Fabric: Lightweight 100% Cotton. Black, goldenrod, and white, all with a cross-weave of white (which has the effect of making the black look speckled and the goldenrod lighter in areas)
Chest: 42-44" (Padding and/or under-breast padding was common at this time)
Hem: 38" at front. 43" at back.
Available on Etsy HERE~Features~
This is an early 1870s day/evening dress suitable to the harsh summer heat. Contrary to the accepted norms of 19th century dress, ladies did wear short sleeves bodices in the summer heat, especially in the deep south and out West. This is backed up by extant pieces as well as some private photography from the era showing ladies in short sleeve dresses that were clearly not evening gowns.
This dress comes with a matching fichu that fills in the bodice and covers the shoulders for day wear, but is then removed to leave the shoulders and chest bare for evening wear.
While I ended up going with an entirely different sort of fabric (I am currently on a no-fabric-buying diet) I did get the primary silhouette from this gorgeous existing museum piece. In the future, I plan to recreate this dress with a closer matching fabric.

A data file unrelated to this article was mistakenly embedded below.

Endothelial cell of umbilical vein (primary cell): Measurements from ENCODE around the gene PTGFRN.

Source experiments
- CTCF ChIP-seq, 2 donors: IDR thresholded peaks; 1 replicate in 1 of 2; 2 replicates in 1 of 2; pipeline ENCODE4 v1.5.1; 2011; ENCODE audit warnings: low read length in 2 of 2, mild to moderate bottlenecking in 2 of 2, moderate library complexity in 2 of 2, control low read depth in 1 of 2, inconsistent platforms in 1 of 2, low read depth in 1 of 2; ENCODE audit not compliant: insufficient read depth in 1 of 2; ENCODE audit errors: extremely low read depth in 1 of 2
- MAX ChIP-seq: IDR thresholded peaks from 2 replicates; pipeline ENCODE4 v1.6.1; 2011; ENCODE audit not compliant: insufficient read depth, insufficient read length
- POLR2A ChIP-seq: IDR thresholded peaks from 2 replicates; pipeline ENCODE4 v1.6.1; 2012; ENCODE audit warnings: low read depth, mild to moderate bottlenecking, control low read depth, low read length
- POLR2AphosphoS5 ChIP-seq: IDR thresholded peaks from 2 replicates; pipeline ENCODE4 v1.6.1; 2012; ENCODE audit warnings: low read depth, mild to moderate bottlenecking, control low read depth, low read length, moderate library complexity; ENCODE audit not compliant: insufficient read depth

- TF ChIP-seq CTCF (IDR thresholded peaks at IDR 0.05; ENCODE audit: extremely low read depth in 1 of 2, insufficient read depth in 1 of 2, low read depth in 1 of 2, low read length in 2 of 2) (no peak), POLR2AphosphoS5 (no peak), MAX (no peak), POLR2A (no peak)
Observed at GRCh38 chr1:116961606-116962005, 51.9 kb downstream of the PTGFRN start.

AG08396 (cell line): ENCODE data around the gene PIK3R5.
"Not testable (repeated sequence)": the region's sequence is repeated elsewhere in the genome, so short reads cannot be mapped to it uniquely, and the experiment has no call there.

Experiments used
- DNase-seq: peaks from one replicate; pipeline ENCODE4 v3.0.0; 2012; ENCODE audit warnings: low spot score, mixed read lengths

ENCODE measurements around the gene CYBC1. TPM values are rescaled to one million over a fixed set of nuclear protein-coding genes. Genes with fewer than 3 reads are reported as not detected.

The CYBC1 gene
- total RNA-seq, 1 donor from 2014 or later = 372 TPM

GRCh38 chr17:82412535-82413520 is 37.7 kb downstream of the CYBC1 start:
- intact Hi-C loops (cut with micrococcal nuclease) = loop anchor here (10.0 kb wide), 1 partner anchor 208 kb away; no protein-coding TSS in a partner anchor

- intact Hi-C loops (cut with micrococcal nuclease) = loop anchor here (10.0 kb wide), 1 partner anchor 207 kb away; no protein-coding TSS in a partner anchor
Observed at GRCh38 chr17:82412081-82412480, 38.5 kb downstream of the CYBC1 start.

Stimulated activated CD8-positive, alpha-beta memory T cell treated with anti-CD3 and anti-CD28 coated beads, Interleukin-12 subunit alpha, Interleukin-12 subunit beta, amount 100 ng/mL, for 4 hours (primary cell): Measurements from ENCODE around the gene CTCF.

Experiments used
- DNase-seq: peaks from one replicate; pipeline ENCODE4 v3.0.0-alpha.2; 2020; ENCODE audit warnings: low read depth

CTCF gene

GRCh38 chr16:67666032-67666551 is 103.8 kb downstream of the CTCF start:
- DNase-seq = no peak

I was also forced to make concessions due to lack of fabric. This dress, with all it's ruffles, looks like it would probably take about 11 yards or more. I consigned myself to working with only 8.5, for I was forced to leave off the flounces and most of the ruffles on the apron.
There was nothing particularly unique or difficult about the construction of this dress, so I did not take photos of the assembly process.
The bodice is a simple pattern consisting of front, side, side-back, and one back cut on the fold. The bodice ends at the nature waist, straight, but has a short cotton "skirt" on the bottom to assist with keeping it tucked in under the apron over-skirt.
(below) pictures of the short cotton skirt being attached to the bottom of the bodice.
The over-skirt is a standard apron design, though the front apron is flat rather than swagged at the sides, as you often saw in the early 1870s. Heavily swagged aprons came a bit later and were dominant in the 1880s, when you no longer see flat apron over-skirts at all.
The back portion of the skirt is lined in netting and has a drawstring channel about halfway down. When drawn closed it creates the puffed up shape.
The under-skirt has only one seam at the center back. It is a single panel, 126" wide. The hem is straight of grain, with all the height adjustments for the bustle and center front made at the waistband, not the hem. This method would sometimes be used with plaids or horizontal stripes in order to maintain the pattern at the hem level of the skirt. And, to be perfectly honest, I think it hangs better at the back this way. This was the method of making petticoats in the 18th century and I'm not sure why the Victorians did away with it and started making their height adjusts at the hem rather than the waistband, though I suppose it could because of the gored skirts.
*note the pictures that have the fichu covering the shoulders, and those that don't
(below) the fichu being worn outside the bodice. You can do it either way =)